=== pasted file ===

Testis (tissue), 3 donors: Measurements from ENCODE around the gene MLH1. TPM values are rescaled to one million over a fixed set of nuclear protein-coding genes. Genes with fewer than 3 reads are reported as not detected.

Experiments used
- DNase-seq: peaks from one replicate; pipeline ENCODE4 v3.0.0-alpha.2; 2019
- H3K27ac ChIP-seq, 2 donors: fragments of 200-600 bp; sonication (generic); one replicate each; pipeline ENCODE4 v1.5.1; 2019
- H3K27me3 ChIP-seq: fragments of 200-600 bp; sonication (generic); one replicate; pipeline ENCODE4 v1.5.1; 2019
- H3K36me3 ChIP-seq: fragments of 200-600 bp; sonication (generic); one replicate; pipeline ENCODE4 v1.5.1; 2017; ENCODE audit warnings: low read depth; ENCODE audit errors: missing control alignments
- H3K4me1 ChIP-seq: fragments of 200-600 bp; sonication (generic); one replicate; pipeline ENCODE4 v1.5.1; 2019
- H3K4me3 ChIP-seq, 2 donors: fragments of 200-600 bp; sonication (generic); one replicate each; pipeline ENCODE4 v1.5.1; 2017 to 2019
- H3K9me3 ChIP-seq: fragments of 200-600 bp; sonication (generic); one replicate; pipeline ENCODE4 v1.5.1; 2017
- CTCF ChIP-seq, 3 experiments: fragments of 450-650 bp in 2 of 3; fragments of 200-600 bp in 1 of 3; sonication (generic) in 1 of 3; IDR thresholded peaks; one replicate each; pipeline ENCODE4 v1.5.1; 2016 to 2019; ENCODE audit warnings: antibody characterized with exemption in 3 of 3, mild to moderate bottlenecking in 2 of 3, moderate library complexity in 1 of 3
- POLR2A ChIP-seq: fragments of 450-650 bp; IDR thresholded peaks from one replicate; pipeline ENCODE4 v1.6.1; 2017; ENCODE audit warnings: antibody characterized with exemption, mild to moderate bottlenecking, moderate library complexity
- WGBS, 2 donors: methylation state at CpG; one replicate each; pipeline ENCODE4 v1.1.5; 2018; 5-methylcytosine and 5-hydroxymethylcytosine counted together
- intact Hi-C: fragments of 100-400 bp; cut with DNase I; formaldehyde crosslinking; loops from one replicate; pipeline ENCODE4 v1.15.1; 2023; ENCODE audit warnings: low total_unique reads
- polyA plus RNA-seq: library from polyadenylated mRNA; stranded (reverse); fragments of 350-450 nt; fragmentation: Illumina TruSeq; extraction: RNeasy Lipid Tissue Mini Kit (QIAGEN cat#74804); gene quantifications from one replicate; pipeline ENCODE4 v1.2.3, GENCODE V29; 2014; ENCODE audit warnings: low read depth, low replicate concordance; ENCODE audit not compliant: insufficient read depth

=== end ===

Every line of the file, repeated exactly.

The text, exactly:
Testis (tissue), 3 donors: Measurements from ENCODE around the gene MLH1. TPM values are rescaled to one million over a fixed set of nuclear protein-coding genes. Genes with fewer than 3 reads are reported as not detected.

Experiments used
- DNase-seq: peaks from one replicate; pipeline ENCODE4 v3.0.0-alpha.2; 2019
- H3K27ac ChIP-seq, 2 donors: fragments of 200-600 bp; sonication (generic); one replicate each; pipeline ENCODE4 v1.5.1; 2019
- H3K27me3 ChIP-seq: fragments of 200-600 bp; sonication (generic); one replicate; pipeline ENCODE4 v1.5.1; 2019
- H3K36me3 ChIP-seq: fragments of 200-600 bp; sonication (generic); one replicate; pipeline ENCODE4 v1.5.1; 2017; ENCODE audit warnings: low read depth; ENCODE audit errors: missing control alignments
- H3K4me1 ChIP-seq: fragments of 200-600 bp; sonication (generic); one replicate; pipeline ENCODE4 v1.5.1; 2019
- H3K4me3 ChIP-seq, 2 donors: fragments of 200-600 bp; sonication (generic); one replicate each; pipeline ENCODE4 v1.5.1; 2017 to 2019
- H3K9me3 ChIP-seq: fragments of 200-600 bp; sonication (generic); one replicate; pipeline ENCODE4 v1.5.1; 2017
- CTCF ChIP-seq, 3 experiments: fragments of 450-650 bp in 2 of 3; fragments of 200-600 bp in 1 of 3; sonication (generic) in 1 of 3; IDR thresholded peaks; one replicate each; pipeline ENCODE4 v1.5.1; 2016 to 2019; ENCODE audit warnings: antibody characterized with exemption in 3 of 3, mild to moderate bottlenecking in 2 of 3, moderate library complexity in 1 of 3
- POLR2A ChIP-seq: fragments of 450-650 bp; IDR thresholded peaks from one replicate; pipeline ENCODE4 v1.6.1; 2017; ENCODE audit warnings: antibody characterized with exemption, mild to moderate bottlenecking, moderate library complexity
- WGBS, 2 donors: methylation state at CpG; one replicate each; pipeline ENCODE4 v1.1.5; 2018; 5-methylcytosine and 5-hydroxymethylcytosine counted together
- intact Hi-C: fragments of 100-400 bp; cut with DNase I; formaldehyde crosslinking; loops from one replicate; pipeline ENCODE4 v1.15.1; 2023; ENCODE audit warnings: low total_unique reads
- polyA plus RNA-seq: library from polyadenylated mRNA; stranded (reverse); fragments of 350-450 nt; fragmentation: Illumina TruSeq; extraction: RNeasy Lipid Tissue Mini Kit (QIAGEN cat#74804); gene quantifications from one replicate; pipeline ENCODE4 v1.2.3, GENCODE V29; 2014; ENCODE audit warnings: low read depth, low replicate concordance; ENCODE audit not compliant: insufficient read depth